From a reader:
I have a purely hypothetical question. I know all priests may say the
Extraordinary Form of the Mass without special permission of their
bishops (i.e. It is up to the priest if he wishes to say it), but
would it be lawful under the motu proprio for a bishop to require all the priests of his diocese to say exclusively the Extraordinary Form, either on one occasion of permanently? A priest may freely say it if he wishes to, but may he also freely choose not to if he is ordered to?
Bishops have wide powers.
I’d like to see a bishop try!
C’mon, Your Excellencies! Show us how powerful you are! I dare you… all of you! I double dare you.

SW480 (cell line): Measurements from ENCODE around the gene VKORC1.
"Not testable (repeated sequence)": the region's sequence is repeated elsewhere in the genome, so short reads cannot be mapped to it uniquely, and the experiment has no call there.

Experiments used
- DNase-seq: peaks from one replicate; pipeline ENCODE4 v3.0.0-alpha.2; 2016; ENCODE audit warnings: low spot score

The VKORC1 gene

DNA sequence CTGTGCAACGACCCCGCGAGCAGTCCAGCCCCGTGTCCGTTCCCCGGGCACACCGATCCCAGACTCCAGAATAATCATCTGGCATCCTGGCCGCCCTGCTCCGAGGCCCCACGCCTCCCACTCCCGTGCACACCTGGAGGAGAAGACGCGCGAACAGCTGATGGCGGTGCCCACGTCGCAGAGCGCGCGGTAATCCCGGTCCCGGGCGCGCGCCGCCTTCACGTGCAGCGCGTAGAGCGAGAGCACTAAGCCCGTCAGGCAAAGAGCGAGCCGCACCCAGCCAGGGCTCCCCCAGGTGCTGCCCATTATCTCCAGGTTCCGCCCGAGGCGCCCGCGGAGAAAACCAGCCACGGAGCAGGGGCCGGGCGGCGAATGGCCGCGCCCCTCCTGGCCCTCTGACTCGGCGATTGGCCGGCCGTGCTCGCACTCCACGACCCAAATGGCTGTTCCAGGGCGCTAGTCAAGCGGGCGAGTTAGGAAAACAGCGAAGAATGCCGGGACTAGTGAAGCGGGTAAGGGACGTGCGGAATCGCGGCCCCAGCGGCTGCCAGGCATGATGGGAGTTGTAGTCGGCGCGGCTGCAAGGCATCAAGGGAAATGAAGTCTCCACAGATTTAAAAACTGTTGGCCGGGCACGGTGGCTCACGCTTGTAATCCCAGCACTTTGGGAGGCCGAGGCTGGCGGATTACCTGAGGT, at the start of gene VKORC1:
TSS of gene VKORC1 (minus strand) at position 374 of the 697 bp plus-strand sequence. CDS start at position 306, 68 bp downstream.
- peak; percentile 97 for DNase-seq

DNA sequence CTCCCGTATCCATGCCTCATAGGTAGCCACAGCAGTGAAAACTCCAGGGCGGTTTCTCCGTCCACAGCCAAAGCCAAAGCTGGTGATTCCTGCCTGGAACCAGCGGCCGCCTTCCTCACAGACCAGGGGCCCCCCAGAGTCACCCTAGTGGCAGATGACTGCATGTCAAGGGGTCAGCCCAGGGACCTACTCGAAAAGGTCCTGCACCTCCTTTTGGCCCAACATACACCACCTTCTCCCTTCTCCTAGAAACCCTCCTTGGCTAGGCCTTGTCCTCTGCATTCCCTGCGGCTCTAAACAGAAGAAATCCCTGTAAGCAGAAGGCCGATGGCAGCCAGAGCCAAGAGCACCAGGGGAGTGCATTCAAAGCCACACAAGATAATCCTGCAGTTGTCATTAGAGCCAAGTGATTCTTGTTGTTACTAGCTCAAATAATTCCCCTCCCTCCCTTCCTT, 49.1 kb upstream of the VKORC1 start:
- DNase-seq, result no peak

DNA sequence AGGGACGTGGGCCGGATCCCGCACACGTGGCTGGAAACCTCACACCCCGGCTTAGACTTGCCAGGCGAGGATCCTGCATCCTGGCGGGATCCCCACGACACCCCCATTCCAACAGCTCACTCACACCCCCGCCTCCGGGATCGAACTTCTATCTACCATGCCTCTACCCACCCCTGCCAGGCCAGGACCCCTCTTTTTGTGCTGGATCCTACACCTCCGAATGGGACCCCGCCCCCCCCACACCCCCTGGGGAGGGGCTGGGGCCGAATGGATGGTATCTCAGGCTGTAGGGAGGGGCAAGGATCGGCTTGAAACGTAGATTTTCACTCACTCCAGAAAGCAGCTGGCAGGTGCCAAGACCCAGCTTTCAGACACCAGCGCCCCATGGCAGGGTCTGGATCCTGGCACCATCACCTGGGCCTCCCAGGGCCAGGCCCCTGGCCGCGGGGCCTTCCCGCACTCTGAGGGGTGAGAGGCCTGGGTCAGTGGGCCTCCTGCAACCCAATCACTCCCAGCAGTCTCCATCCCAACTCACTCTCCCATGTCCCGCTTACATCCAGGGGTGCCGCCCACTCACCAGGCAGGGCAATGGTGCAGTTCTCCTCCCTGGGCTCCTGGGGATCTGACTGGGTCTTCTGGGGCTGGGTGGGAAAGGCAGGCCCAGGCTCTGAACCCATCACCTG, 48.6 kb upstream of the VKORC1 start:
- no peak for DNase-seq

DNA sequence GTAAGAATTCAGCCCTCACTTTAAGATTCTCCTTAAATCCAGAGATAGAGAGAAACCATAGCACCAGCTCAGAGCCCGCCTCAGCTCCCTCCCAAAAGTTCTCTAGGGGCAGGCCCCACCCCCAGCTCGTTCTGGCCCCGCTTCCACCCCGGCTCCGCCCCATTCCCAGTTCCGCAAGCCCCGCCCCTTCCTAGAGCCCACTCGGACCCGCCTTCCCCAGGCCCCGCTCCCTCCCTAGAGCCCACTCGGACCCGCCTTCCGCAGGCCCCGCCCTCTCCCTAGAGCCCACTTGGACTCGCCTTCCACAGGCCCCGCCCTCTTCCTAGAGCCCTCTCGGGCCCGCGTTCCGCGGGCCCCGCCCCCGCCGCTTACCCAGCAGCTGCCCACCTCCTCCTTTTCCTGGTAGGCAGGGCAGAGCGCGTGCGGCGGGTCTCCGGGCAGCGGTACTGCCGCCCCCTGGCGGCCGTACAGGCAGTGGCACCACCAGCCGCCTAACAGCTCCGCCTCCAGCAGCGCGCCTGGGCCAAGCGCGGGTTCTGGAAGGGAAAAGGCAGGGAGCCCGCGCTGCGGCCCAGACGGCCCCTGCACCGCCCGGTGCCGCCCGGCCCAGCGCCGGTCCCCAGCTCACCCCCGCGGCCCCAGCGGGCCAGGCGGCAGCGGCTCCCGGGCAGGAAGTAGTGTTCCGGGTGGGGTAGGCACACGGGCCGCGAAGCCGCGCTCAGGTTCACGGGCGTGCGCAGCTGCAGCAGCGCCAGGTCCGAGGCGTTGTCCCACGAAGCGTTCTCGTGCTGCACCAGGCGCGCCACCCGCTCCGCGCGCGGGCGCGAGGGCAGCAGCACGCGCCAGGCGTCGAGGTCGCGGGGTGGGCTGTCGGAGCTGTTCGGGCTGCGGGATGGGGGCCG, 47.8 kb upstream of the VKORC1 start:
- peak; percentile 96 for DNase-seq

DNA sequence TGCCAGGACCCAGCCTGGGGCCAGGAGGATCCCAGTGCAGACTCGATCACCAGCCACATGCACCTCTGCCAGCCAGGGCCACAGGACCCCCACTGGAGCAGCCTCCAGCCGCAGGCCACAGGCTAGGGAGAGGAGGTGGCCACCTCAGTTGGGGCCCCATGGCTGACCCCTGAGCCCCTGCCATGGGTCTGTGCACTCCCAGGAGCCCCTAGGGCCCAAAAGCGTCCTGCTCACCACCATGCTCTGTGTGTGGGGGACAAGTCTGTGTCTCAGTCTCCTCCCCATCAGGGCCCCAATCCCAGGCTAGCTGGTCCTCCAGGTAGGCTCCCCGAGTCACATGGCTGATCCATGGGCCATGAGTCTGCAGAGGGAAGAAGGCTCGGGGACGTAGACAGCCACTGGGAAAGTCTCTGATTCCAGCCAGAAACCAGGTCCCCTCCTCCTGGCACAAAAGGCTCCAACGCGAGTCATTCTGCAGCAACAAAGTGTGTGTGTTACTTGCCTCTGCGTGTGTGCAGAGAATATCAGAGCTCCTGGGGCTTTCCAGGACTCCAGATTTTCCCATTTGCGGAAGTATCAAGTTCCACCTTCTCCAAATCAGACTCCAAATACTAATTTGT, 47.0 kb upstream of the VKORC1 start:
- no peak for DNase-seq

Just try to require all the priests of the diocese to say the older form of Mass exclusively. I bet you caaaaaan’t… I bet you’re all too a-scared to even try. I bet not even… well… 60% would obey, and they would be the younger men, too. HAH! And with every year that passes, the percentage will grow. But can you persuade them now? Just try!
I bet you can’t get them alllllll to do it.
Chickeeeeeeeeennnnnn. BAWK BAWK BaBAWK! C’mon! Try it!
Neener Neener Neeeeener!
Seriously, I don’t think a bishop would be within his rights to require priests not to use the Ordinary Form of Mass, and to use only the older Form. He could, however, urge and persuade and lead by example.
Keep in mind that the bishop cannot forbid a priest from using the Ordinary Form, which is in Latin and which – according to the rubrics – is celebrated ad orientem.